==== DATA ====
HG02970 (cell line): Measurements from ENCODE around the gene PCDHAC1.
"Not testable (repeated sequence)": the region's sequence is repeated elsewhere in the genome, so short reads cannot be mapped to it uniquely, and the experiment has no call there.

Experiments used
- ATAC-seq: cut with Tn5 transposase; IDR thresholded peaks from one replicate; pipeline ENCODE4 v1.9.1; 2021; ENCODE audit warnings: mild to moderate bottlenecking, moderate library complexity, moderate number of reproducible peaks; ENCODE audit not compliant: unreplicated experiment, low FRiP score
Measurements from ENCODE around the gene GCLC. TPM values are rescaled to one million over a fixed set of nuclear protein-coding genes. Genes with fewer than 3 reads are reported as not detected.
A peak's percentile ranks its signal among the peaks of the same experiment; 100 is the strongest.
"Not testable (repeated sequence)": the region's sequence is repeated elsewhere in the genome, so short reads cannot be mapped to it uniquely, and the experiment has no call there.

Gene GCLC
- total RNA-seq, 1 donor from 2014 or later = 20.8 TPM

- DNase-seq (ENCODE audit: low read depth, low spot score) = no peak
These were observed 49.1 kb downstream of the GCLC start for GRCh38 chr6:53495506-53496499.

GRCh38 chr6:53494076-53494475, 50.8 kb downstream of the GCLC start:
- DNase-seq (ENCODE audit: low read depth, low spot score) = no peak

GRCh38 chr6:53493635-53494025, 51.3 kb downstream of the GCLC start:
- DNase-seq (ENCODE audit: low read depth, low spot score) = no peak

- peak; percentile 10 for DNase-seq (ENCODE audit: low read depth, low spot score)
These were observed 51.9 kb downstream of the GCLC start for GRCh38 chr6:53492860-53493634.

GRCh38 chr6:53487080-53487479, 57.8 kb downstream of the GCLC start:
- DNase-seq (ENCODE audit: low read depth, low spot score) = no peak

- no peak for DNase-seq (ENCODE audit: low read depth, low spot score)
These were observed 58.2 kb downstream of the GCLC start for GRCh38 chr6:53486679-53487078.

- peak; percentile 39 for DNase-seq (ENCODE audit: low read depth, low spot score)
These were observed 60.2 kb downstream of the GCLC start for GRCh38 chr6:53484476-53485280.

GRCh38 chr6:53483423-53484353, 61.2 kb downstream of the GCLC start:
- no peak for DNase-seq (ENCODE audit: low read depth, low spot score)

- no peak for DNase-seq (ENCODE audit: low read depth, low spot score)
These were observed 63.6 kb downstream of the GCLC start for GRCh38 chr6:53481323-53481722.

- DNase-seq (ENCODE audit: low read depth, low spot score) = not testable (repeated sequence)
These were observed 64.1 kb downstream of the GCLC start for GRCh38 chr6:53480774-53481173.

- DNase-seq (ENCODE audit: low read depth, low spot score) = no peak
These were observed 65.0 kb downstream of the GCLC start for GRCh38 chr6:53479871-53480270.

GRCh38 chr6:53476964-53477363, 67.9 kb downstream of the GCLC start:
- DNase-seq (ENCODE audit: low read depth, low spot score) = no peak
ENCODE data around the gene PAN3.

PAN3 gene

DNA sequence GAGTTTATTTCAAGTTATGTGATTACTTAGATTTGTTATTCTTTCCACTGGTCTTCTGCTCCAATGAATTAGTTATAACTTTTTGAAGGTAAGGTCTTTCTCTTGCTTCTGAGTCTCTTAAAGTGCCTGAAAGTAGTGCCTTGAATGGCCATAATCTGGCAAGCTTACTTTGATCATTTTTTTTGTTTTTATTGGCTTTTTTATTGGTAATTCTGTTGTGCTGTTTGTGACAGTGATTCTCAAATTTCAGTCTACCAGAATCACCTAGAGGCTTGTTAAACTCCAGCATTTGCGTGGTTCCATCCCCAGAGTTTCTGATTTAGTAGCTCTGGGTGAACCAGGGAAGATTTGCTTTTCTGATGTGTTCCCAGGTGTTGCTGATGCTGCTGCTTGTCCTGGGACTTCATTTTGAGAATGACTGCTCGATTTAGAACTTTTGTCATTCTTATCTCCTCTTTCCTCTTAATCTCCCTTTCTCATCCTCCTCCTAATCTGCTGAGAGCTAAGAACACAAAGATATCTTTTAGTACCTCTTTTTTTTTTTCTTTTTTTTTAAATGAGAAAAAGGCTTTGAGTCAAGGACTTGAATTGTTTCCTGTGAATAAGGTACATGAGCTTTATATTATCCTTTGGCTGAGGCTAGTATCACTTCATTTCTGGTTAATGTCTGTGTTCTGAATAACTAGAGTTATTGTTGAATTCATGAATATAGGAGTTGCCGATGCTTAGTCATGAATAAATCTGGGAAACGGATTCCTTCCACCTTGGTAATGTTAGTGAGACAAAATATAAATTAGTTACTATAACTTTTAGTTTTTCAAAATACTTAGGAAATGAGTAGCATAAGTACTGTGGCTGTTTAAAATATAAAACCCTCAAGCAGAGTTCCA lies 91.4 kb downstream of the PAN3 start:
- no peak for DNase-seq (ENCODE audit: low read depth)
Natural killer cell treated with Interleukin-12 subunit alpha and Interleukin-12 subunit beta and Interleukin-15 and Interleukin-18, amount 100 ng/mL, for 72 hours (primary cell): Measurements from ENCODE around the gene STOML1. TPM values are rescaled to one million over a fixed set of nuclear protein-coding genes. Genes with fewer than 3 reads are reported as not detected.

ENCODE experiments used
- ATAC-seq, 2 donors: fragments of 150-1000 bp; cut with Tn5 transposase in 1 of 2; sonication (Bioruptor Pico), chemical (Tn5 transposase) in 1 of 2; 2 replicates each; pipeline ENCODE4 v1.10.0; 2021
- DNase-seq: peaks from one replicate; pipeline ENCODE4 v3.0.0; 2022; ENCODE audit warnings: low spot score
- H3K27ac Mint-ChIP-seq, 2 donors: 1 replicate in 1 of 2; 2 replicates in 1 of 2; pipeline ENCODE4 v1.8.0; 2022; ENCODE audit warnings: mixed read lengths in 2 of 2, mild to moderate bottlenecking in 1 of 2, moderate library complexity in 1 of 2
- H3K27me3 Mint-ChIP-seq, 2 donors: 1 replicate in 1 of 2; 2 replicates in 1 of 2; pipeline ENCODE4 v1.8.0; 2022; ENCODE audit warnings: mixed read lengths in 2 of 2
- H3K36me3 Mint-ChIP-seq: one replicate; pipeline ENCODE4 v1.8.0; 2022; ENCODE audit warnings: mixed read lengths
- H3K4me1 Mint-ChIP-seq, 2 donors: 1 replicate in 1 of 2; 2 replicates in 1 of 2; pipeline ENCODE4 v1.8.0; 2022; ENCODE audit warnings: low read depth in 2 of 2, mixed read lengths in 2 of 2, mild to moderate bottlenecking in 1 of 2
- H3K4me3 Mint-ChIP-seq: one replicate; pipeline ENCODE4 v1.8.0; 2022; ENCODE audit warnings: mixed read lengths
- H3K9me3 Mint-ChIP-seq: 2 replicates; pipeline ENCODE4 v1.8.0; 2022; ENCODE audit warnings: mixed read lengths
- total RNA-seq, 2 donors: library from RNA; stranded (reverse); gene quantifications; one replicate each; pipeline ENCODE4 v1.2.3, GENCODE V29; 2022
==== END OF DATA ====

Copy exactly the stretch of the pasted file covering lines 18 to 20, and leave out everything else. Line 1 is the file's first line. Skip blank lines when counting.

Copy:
GRCh38 chr6:53487080-53487479, 57.8 kb downstream of the GCLC start:
- DNase-seq (ENCODE audit: low read depth, low spot score) = no peak

- no peak for DNase-seq (ENCODE audit: low read depth, low spot score)